Tuesday, December 21, 2010

Emacs, what can you do with it?

Recently, when searching the web for a good python IDE, I came across PyCharm and a review of it by none other than the great Guido Van Rossum (see here).  From his review I learnt that he is a big fan of Emacs.  I had heard of Emacs before and I knew that it had been around for ages (Emacs development began in 1970s), but I had never given it a serious try.  Around this time, I was also looking for a good text editor.  Motivated by the knowledge that Guido was so happy with Emacs, I did a search on Google to find out whether Emacs was still worth learning. I felt this was necessary given the plethora of new editors that have been written since Emacs first came into being. Given that Emacs is so old, I thought there must be something better out there.

I found many rave reviews about emacs.  People talked about all the different things you can do with it.  Many said that it is not a text editor, it is more of an IDE. Some likened it to an operating system.  I read that Emacs has:

  1. powerful text editing and navigation commands and the ability to access all these commands with the keyboard
  2. ability to issue shell commands from within Emacs
  3. ability to perform numerous directory and file operations from within Emacs such as renaming and removing files, creating and deleting directories, browsing them etc.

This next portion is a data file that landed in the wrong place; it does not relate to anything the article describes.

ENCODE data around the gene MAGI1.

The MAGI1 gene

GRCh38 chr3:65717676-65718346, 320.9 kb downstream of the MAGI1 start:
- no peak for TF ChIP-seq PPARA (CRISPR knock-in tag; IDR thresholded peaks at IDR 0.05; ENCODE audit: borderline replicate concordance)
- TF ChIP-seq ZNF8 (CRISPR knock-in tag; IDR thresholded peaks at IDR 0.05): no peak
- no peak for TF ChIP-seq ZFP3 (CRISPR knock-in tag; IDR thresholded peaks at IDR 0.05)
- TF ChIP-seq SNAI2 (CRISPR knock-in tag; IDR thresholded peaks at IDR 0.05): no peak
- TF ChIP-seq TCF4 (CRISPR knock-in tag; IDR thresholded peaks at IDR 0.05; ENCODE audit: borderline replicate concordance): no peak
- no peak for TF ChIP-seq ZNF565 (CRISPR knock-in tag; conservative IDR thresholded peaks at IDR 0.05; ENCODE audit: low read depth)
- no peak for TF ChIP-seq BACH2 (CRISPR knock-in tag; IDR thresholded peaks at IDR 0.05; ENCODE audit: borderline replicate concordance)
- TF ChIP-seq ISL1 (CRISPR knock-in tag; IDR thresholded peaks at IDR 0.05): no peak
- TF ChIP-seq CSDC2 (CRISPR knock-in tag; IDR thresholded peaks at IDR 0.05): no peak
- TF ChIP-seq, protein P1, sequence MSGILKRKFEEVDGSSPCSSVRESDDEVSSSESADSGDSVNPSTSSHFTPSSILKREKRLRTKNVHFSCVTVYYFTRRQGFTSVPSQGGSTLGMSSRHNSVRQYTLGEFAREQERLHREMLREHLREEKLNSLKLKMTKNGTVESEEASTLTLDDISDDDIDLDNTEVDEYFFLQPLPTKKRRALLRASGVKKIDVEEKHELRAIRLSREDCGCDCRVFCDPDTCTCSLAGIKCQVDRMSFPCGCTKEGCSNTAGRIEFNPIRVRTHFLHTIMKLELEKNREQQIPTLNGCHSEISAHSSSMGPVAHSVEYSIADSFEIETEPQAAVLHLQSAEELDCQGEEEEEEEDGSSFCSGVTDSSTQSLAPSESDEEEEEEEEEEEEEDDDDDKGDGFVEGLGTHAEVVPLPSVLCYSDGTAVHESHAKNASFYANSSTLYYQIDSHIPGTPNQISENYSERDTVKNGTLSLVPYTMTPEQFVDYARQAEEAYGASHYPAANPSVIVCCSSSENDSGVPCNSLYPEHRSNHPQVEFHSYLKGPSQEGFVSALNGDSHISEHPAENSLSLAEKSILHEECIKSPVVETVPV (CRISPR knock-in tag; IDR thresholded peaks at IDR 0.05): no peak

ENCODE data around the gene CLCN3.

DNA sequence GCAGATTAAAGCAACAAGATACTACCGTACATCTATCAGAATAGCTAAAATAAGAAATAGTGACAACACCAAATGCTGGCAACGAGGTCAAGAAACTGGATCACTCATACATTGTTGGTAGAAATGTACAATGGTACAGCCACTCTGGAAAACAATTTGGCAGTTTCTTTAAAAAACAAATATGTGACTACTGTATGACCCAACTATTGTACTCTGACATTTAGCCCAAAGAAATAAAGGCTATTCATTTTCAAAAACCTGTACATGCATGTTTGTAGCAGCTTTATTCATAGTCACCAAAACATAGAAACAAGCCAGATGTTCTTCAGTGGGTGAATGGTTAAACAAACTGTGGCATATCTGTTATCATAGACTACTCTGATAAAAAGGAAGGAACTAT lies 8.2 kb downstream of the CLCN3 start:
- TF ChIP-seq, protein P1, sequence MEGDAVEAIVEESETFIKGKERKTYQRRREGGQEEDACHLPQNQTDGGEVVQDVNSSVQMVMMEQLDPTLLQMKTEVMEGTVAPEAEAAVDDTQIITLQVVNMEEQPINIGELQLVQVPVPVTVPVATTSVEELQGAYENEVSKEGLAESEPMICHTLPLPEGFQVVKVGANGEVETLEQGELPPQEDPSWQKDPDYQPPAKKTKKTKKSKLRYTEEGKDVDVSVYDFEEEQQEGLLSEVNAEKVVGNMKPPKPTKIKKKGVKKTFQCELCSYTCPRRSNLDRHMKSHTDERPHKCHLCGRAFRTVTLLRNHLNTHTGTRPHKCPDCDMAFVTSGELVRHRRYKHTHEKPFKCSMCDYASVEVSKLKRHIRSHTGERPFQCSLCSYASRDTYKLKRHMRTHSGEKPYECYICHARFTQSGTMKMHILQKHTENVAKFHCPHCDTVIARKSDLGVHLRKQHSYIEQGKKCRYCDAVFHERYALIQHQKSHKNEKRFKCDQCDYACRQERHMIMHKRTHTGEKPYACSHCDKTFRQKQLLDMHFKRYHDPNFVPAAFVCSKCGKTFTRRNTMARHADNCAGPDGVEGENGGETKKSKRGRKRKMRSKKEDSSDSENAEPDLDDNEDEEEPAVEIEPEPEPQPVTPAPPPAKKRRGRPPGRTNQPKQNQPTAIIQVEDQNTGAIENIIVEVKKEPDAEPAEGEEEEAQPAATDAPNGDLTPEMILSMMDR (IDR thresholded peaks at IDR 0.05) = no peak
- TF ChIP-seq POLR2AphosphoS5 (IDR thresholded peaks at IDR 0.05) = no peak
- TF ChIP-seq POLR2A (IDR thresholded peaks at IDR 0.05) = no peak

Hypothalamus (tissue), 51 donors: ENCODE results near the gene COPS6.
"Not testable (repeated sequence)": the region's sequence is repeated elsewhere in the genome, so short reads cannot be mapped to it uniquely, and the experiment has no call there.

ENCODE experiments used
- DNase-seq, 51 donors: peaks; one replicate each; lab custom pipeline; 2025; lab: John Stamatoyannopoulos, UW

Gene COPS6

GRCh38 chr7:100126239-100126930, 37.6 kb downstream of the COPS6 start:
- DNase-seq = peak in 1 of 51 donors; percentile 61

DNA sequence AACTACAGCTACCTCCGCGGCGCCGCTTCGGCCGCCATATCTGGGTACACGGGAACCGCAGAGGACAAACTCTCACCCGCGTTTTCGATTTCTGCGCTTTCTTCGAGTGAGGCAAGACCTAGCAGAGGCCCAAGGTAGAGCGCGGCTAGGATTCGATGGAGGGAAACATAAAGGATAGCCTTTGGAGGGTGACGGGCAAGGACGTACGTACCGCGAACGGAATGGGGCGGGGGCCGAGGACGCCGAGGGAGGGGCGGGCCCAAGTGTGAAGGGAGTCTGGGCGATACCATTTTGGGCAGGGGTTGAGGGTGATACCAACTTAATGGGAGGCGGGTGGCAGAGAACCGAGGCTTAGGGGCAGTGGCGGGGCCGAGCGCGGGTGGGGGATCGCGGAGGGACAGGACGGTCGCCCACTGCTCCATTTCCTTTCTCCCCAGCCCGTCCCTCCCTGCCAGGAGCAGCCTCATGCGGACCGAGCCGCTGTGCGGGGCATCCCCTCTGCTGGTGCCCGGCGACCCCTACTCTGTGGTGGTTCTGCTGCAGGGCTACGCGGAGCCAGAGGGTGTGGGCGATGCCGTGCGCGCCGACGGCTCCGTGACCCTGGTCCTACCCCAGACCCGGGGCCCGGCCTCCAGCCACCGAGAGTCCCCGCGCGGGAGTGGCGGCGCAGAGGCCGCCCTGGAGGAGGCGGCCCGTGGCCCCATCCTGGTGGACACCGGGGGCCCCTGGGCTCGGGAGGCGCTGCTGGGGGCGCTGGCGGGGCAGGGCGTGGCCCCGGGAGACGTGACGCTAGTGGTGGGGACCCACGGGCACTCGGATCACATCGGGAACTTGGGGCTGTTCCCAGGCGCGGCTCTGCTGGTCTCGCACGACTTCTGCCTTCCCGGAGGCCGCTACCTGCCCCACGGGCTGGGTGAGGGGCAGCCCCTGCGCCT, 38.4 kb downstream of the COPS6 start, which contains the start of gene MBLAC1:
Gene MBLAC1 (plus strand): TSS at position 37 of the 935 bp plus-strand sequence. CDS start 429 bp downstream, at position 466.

4. content sensitive editing modes for many programming languages and for TeX, LaTeX and ConTeXt.
  5. ability to function (with the help of modes such as the powerful org-mode) as a Planner, Calendar and Task manager.  (I had also been looking for a good Calendar and Task manager and most that I came across were not satisfactory for one reason or another).
  6. ability to access email and newsgroups.
    You can even play games in Emacs... I have not tried that. I was impressed after reading these things and decided to give Emacs a serious try. While I have used it for only a few weeks now,  I am quite impressed with the things that I have tried so far and am using it for increasing number of my tasks.

    If you also want to try Emacs and you use Mac OS X, the following are two possible options for downloading it:
    • GNU Emacs for Max OS X - These are vanilla builds that do not contain additional packages or patches not contained in the official release of GNU Emacs
    • Emacs for OS X modified - This is also based on GNU Emacs but come with AUCTeX and ESS. AUCTeX is useful for those who use TeX or its relatives for writing. From the ESS (Emacs Speaks Statistics) website, ESS is designed to support editing of scripts and interaction with various statistical analysis programs such as R, S-Plus, SAS, Stata and JAGS. 
    I will post here as I learn how to do various cool things in Emacs that are not possible in most other text editors.